I met Phillay, driving his tuk tuk, last time I was in Cambodia, and he told me his story of survival from the Khmer Rouge. (I'm assuming you all know something about the terrible times that the Khmer Rouge brought to Cambodia.)
I promised to tell his story when I came home - this is an extraordinary tale of terror and courage that we need to hear it, however uncomfortable that might be. But when I came to write it, as a story, I found it simply too painful. I couldn't hold it together in the boundaries of a story - somehow the horrors fell out of the edges and contaminated everything.
But I could write it as a poem. By attending to rhythms, and line lengths, and the general sound of the piece I could, at last, give his story a shape. This is not everything that happened to him, but it gives you a flavour of how his life has been. (You need to know that Pol Pot was the President of the Khmer Rouge, and that Phnom Penh is the capital of Cambodia.)
THE UNBEARABLE RIGHTNESS OF BEING
His father was a military man; with house and car
and uniform and no defence when Pol Pot knocked.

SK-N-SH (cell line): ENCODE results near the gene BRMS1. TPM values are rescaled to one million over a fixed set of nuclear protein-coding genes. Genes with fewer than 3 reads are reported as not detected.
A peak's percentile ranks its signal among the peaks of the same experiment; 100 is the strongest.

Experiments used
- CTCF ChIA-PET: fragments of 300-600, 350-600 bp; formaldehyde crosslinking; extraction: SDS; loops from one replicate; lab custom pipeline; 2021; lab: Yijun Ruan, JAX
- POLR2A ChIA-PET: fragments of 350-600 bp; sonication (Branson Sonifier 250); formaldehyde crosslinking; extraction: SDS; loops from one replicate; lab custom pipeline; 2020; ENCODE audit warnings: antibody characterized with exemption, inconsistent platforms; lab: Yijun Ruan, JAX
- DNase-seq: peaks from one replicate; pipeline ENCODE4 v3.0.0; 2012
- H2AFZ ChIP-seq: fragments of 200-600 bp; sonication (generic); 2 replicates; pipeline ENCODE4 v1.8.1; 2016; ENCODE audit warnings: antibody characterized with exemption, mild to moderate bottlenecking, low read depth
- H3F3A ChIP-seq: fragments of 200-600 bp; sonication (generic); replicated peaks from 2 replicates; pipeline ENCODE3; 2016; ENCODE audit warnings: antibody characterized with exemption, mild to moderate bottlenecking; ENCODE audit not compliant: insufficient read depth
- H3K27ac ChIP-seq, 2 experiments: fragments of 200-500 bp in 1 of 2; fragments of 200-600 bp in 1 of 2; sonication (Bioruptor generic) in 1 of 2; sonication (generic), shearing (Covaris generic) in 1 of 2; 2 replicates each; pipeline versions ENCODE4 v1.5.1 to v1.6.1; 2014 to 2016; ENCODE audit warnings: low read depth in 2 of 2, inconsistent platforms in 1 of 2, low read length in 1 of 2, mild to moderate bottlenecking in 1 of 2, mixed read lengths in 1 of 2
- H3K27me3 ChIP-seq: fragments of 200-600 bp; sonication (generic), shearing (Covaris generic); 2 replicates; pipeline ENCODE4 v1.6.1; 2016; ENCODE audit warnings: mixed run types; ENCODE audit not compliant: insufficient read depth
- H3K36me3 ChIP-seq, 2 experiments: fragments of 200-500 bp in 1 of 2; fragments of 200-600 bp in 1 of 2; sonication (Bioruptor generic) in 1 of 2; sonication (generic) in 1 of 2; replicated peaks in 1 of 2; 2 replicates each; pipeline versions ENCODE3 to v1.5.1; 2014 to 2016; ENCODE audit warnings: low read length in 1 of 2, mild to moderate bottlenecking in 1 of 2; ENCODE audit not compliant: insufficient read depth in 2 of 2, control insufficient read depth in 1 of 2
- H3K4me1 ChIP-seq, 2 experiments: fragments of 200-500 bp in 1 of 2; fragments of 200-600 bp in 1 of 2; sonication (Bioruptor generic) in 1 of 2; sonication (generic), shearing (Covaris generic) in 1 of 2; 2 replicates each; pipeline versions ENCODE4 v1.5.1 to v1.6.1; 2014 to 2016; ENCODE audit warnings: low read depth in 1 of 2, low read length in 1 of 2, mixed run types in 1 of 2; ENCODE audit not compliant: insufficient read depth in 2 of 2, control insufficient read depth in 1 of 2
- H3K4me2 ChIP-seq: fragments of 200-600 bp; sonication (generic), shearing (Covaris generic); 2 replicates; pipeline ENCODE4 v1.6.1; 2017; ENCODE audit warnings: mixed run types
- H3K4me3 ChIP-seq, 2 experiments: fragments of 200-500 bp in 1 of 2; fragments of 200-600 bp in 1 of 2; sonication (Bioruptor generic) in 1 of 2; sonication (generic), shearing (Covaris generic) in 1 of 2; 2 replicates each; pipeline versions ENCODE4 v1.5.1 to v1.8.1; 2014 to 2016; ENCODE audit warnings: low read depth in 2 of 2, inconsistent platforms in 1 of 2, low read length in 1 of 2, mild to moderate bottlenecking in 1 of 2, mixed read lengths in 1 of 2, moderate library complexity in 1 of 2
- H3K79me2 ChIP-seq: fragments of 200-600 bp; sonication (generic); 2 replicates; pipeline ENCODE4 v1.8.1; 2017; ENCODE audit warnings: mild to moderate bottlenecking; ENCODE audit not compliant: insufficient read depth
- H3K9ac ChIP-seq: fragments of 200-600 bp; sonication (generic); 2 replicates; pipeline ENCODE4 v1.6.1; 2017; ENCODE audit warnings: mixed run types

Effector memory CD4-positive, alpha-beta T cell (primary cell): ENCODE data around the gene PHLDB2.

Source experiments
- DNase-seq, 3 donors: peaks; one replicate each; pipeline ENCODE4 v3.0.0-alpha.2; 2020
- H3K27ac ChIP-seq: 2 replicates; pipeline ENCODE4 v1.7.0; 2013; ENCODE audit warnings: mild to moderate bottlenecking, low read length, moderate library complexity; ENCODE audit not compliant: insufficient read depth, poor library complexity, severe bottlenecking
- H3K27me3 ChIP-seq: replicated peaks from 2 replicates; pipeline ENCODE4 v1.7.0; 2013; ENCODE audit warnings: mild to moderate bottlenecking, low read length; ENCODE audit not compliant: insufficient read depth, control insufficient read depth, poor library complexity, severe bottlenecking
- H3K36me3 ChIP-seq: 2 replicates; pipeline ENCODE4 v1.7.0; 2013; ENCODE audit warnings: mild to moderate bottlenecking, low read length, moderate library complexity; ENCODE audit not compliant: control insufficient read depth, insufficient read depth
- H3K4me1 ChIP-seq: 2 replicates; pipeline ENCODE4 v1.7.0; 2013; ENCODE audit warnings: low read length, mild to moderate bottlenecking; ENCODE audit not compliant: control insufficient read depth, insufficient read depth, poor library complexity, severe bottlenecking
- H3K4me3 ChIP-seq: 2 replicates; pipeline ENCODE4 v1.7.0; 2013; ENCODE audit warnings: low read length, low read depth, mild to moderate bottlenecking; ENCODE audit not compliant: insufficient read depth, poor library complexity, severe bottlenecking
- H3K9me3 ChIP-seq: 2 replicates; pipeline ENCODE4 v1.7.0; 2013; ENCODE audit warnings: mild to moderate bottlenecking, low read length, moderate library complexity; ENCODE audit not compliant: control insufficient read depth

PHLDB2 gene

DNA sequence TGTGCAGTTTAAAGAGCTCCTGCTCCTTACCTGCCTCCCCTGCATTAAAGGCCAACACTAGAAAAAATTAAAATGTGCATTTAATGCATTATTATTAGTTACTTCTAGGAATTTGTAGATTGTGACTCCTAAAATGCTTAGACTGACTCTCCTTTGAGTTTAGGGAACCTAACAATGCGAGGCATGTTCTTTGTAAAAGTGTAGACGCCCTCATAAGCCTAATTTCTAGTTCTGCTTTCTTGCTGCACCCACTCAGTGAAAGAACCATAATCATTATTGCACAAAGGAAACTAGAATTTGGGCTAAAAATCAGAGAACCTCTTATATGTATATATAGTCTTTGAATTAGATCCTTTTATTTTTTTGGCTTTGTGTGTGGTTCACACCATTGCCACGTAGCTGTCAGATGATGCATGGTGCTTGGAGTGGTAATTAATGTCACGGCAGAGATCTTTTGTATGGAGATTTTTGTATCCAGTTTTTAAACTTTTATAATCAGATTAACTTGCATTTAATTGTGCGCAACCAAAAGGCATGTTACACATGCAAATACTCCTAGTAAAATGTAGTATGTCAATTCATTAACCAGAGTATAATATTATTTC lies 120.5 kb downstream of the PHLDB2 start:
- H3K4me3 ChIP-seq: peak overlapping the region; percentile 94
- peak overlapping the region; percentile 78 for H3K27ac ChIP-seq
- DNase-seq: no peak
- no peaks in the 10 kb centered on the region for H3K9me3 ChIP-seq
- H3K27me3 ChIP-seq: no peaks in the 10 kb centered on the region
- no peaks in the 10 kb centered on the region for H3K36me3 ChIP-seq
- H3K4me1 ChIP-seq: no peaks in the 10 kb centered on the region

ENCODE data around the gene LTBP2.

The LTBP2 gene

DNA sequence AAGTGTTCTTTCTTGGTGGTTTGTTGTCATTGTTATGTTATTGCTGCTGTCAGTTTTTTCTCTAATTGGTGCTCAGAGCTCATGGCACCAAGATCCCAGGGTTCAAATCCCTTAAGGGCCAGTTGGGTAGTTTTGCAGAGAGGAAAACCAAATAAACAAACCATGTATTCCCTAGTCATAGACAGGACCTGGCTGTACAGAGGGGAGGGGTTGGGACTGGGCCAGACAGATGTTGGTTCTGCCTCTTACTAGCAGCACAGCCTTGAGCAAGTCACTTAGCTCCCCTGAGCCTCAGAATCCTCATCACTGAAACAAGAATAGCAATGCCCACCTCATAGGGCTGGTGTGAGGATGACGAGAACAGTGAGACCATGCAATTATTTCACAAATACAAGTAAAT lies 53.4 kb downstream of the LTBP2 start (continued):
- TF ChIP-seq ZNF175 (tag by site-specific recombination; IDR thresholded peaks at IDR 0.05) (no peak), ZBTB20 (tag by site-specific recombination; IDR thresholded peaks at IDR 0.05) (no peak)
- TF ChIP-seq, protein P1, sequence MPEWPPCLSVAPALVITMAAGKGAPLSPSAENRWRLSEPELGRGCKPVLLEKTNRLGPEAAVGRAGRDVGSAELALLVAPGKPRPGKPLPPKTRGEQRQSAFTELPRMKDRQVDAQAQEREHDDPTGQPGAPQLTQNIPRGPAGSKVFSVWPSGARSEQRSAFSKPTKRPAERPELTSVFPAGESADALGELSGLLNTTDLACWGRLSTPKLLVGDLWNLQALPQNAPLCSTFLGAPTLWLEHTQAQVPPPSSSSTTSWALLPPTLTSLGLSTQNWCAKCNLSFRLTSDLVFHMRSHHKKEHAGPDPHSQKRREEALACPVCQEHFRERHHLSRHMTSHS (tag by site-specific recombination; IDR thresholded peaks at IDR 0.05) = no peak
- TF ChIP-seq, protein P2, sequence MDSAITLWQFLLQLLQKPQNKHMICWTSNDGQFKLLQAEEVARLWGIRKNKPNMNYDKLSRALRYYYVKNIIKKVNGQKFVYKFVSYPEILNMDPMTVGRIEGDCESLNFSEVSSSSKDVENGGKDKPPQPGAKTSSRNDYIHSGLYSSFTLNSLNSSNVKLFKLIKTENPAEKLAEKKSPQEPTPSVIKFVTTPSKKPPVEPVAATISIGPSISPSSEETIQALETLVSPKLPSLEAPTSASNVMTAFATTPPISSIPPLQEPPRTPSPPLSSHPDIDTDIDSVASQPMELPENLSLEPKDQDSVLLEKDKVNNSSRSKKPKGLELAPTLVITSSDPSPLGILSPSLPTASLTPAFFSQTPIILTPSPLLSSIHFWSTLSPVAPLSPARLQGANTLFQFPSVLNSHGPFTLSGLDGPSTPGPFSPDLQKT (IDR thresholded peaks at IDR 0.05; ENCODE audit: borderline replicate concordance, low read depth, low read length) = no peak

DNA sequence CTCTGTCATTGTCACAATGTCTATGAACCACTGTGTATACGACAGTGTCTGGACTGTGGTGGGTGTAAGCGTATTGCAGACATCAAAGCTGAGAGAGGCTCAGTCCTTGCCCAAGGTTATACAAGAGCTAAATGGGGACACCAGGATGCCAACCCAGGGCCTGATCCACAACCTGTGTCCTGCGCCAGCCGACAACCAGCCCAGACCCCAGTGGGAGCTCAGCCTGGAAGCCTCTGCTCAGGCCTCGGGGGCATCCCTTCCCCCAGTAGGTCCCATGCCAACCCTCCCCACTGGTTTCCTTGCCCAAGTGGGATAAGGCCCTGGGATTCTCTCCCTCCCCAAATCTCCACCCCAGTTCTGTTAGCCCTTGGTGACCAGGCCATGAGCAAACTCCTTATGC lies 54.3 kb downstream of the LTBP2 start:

Phillay, then seventeen, was driven from Phnom Penh
to dig canals from daybreak, with the promise of
just one small bowl of rice at nightfall and
anything else that might float by:
fish; crabs; snails; leeches.
His body soon cadaverous.
Malaria bit him.
A friend carried him to hospital, protection
from the last indignity of dying in the fields and heaped,
like compost, in stinking ditches.
He found a brother and a sister there,
shared their bed, kept breathing
while they died beside him and he ate their rice
until the smell betrayed their non-existence.
It saved his life. He tottered from his bed to glimpse,
across a compound wall,
the Director’s daughter.
With his eyes he loved her; and in his head:
he rested on her breast and slept.
Yet dare not touch her, knowing babies
would be ripped from her, swung by the ankles
against a tree, their brains in offal fragments
lest they tell the tales of loving
They moved him on, the men in black,
to jute mills, to the rice paddies.
But love hung, like a window, above the fields of bones.